Multiple South Ossetian servicemen, deployed to fight in Russia’s bloody invasion of Ukraine, have unexpectedly shown up back in Tskhinvali Region, reportedly after refusing to fight.
Footage disseminated by S. Ossetian Telegram channels on March 30 shows about a dozen troops — apparently traveling on foot — at the North Ossetian/Russian side of the Roki Tunnel, the sole crossing point into the occupied region.
Blogger Alik Puhati, a South Ossetian native, wrote on Twitter that about 300 soldiers of Russia’s 4th military base in the occupied region had returned “of their own free will.”
Most of the troops were ethnic Ossetians, according to the blogger.
“They thought they had been left for dead during a special operation in Ukraine,” Puhati reported. “They hitchhiked home.”
The development came after the Strategic Communications Directorate of the Ukrainian Armed Forces reported on March 30 that almost all personnel of a battalion tactical group — two motorized infantry companies — from Russia’s 4th military base had refused to participate in the war.
It said that Russians transferred the troops to the Kuzminsky firing range, some 50 kilometers from Ukraine, to convince them to return to the fight. “However the calls to continue the tasks were unsuccessful.”
The General Staff of Ukraine has said earlier that Russia brought three battalion tactical groups — 1,200 troops in total – from Tskhinvali, where both Russian troops and S. Ossetian contractors serve in the 4th military base under the Russian command.
Tskhinvali Leadership Faces Criticism
“The attitude of the authorities towards our soldiers shocked the entire Ossetian people,” Eduard Kokoity, former Tskhinvali leader lashed out on March 23 at Anatoly Bibilov, the incumbent.
“We couldn’t even think the problems are so large-scale,” he said in Telegram ahead of the troops’ return, stressing “they have been deprived of their decent uniforms.”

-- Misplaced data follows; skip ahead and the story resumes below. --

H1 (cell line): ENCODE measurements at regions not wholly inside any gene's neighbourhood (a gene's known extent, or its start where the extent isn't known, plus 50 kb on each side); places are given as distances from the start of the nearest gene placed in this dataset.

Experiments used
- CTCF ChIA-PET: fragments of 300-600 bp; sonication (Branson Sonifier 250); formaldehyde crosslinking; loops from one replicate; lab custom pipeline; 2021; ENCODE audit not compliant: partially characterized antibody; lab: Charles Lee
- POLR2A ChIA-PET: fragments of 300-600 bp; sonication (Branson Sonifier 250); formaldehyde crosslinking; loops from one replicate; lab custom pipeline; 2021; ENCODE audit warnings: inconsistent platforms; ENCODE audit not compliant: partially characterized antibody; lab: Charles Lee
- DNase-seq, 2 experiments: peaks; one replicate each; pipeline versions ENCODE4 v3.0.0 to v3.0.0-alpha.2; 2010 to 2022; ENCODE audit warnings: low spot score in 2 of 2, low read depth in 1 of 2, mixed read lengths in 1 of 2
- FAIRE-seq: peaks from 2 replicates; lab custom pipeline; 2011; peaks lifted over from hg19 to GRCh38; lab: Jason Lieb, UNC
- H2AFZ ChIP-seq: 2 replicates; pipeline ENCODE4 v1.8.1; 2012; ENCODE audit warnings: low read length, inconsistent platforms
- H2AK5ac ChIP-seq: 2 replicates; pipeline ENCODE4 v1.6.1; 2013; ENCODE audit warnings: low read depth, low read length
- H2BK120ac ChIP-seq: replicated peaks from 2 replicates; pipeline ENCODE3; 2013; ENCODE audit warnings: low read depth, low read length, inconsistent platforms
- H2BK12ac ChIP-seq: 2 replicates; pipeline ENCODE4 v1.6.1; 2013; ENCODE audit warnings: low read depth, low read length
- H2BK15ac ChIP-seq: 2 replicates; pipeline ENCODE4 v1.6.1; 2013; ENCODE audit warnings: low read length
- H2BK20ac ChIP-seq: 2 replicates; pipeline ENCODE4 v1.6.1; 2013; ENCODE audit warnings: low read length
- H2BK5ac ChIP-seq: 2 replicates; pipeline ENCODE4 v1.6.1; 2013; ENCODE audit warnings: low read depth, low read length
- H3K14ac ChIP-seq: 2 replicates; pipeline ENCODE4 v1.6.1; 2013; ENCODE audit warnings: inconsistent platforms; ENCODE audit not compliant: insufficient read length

After the servicemen showed up back in Tskhinvali, Kokoity further stressed that “no one has the right to condemn these guys or accuse them of cowardice.”
“It is necessary to understand the root causes of what happened and find out how their participation was organized.”
He claimed that the troops would “without a doubt” return back to the battleground in Ukraine “if they deem it necessary, with the proper organization of their participation.”
Meanwhile, Ruslan Totrov, a columnist on Ossetian affairs, on March 31 slammed Bibilov over the “forced merger of Ossetian military personnel into the Russian army.”
Speaking about the deployment of Tskhinvali troops to Ukraine, Totrov said “there was no rapport between [South] Ossetian soldiers and Russian commanders from the get-go, as the former didn’t buy into the latter’s strategy and tactics in the territory they were fighting in.”
“Ossetians were expected to carelessly attack well-defended Ukrainian positions in the kamikaze style, without any well thought through strategy,” Totrov added.
Bibilov himself first confirmed reports that S. Ossetian troops had been deployed to Ukraine on March 20.
While stressing that he was not the one to “give the order,” Bibilov spoke in support of the deployment of the 4th military base units in Ukraine. “When our friend is under the gun… we will stand side by side.”
- More S. Ossetian Servicemen Sent to Ukraine
- Bibilov on S. Ossetians in War Against Ukraine
- Reports: Russia’s Tskhinvali Base Units Sent to Ukraine